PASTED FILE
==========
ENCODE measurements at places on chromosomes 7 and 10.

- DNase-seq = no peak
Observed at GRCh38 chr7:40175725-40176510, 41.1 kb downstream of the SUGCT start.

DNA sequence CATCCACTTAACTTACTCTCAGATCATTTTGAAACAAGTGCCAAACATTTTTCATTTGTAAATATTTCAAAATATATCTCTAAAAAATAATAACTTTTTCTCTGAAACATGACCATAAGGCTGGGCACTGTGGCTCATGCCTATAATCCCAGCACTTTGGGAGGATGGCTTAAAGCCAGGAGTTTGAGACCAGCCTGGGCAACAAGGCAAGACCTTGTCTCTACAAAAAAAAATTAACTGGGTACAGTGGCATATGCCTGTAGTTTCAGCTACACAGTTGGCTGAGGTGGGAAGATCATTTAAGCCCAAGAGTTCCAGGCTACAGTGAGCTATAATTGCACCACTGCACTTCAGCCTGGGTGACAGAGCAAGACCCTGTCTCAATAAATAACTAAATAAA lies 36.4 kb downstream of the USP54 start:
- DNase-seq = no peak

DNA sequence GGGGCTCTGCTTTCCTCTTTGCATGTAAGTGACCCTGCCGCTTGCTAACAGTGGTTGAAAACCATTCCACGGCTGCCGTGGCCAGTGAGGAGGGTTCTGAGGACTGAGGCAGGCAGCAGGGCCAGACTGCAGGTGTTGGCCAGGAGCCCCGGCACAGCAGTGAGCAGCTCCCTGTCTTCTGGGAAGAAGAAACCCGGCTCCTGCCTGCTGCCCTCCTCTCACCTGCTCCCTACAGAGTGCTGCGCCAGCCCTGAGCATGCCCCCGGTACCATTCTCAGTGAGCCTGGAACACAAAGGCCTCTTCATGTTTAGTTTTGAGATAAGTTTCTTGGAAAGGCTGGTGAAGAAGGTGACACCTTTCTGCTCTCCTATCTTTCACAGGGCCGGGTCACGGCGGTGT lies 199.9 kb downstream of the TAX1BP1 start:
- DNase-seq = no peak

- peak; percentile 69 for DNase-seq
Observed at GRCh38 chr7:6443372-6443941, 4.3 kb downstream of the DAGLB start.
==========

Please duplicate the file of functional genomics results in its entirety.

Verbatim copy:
ENCODE measurements at places on chromosomes 7 and 10.

- DNase-seq = no peak
Observed at GRCh38 chr7:40175725-40176510, 41.1 kb downstream of the SUGCT start.

DNA sequence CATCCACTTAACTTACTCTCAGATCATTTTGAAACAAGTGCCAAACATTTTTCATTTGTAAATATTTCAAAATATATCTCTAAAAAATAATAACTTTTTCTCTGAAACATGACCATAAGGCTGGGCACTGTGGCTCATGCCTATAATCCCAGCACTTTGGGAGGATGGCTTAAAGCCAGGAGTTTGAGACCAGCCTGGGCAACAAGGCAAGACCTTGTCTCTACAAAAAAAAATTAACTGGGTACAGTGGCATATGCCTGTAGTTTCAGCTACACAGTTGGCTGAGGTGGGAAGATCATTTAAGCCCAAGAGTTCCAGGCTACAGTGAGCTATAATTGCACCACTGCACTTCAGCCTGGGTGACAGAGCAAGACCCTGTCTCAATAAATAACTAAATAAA lies 36.4 kb downstream of the USP54 start:
- DNase-seq = no peak

DNA sequence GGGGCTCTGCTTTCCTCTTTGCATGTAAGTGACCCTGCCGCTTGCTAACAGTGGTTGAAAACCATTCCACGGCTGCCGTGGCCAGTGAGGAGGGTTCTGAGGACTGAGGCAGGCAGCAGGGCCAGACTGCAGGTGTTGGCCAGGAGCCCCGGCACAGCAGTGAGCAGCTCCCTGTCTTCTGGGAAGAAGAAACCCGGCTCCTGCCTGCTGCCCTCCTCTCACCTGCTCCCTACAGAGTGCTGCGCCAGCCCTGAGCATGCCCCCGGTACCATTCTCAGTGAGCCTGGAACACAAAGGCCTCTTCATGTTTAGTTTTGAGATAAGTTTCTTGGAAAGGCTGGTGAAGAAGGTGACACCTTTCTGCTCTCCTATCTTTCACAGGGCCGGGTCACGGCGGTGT lies 199.9 kb downstream of the TAX1BP1 start:
- DNase-seq = no peak

- peak; percentile 69 for DNase-seq
Observed at GRCh38 chr7:6443372-6443941, 4.3 kb downstream of the DAGLB start.